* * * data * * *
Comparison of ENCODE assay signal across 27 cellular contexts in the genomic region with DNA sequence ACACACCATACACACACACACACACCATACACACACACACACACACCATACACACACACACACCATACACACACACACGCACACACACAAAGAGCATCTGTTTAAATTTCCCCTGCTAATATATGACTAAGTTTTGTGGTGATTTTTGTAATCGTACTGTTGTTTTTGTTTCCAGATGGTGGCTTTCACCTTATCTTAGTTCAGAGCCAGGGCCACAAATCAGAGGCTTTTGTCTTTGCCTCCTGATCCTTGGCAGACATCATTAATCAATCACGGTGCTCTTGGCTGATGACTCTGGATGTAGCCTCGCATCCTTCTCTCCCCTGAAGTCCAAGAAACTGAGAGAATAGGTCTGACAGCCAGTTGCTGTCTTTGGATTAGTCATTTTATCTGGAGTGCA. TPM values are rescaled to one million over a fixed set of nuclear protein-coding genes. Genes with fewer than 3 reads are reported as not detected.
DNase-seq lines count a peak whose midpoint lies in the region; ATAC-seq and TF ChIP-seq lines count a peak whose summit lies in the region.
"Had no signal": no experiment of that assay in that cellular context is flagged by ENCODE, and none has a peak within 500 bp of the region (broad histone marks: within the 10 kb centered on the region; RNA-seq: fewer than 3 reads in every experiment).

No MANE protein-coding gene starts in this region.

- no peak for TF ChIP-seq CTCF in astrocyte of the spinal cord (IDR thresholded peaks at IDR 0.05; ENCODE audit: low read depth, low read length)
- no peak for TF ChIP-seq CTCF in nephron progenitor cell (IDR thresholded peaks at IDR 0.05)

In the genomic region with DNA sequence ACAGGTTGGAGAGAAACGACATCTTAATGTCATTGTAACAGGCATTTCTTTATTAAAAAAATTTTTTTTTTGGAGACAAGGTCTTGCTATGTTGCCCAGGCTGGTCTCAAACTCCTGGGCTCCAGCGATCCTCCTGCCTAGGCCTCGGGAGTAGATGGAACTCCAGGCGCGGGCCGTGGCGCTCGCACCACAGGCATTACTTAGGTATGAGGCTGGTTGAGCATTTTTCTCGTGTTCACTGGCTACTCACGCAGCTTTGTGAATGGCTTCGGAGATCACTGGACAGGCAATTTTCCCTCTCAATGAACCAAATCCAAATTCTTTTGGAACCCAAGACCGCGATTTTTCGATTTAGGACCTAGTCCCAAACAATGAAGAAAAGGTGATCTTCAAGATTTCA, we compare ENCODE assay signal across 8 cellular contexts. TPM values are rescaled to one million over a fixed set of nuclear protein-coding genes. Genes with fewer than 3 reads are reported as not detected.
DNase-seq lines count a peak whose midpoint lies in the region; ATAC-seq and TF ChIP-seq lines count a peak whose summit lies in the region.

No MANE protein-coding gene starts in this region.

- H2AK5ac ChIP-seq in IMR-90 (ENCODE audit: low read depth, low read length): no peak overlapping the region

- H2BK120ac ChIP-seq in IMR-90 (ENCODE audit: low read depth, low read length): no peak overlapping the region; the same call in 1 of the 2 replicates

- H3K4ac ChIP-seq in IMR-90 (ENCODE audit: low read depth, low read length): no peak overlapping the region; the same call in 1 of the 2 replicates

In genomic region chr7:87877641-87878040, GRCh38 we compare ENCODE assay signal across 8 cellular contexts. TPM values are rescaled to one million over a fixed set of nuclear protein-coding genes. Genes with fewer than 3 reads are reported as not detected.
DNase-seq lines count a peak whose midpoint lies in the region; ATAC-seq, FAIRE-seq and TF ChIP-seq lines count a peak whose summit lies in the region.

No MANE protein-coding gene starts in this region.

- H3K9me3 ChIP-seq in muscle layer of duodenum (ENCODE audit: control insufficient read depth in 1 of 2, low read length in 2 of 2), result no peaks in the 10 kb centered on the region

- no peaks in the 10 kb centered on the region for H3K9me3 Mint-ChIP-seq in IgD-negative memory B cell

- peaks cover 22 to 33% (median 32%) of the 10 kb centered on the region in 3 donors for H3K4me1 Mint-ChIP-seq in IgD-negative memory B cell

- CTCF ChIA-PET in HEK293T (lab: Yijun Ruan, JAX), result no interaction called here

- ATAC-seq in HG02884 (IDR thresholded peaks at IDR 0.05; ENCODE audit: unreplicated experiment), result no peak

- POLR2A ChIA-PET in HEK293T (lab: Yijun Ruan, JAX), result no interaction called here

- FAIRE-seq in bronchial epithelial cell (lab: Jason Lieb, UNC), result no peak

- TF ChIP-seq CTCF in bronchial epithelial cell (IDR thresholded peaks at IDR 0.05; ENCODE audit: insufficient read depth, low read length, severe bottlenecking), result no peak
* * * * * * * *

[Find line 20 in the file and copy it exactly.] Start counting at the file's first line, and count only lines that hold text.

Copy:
- ATAC-seq in HG02884 (IDR thresholded peaks at IDR 0.05; ENCODE audit: unreplicated experiment), result no peak